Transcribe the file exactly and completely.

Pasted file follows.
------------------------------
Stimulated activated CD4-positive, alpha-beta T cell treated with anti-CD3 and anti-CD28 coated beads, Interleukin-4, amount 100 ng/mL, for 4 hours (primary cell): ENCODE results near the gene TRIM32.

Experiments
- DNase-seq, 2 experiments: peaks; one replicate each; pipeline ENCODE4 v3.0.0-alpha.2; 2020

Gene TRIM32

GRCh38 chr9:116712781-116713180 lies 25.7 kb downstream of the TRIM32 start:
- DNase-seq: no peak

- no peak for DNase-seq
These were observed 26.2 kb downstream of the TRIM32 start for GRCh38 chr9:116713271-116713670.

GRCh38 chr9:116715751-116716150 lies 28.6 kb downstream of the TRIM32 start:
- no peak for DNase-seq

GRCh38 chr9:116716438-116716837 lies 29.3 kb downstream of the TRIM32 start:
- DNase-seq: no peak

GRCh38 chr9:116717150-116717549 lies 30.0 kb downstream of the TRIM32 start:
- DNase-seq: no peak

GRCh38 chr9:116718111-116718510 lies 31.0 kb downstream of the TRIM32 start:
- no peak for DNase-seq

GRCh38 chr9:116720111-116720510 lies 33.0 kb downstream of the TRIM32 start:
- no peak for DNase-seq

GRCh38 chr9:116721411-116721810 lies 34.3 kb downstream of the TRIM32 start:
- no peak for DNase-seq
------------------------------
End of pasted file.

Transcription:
Stimulated activated CD4-positive, alpha-beta T cell treated with anti-CD3 and anti-CD28 coated beads, Interleukin-4, amount 100 ng/mL, for 4 hours (primary cell): ENCODE results near the gene TRIM32.

Experiments
- DNase-seq, 2 experiments: peaks; one replicate each; pipeline ENCODE4 v3.0.0-alpha.2; 2020

Gene TRIM32

GRCh38 chr9:116712781-116713180 lies 25.7 kb downstream of the TRIM32 start:
- DNase-seq: no peak

- no peak for DNase-seq
These were observed 26.2 kb downstream of the TRIM32 start for GRCh38 chr9:116713271-116713670.

GRCh38 chr9:116715751-116716150 lies 28.6 kb downstream of the TRIM32 start:
- no peak for DNase-seq

GRCh38 chr9:116716438-116716837 lies 29.3 kb downstream of the TRIM32 start:
- DNase-seq: no peak

GRCh38 chr9:116717150-116717549 lies 30.0 kb downstream of the TRIM32 start:
- DNase-seq: no peak

GRCh38 chr9:116718111-116718510 lies 31.0 kb downstream of the TRIM32 start:
- no peak for DNase-seq

GRCh38 chr9:116720111-116720510 lies 33.0 kb downstream of the TRIM32 start:
- no peak for DNase-seq

GRCh38 chr9:116721411-116721810 lies 34.3 kb downstream of the TRIM32 start:
- no peak for DNase-seq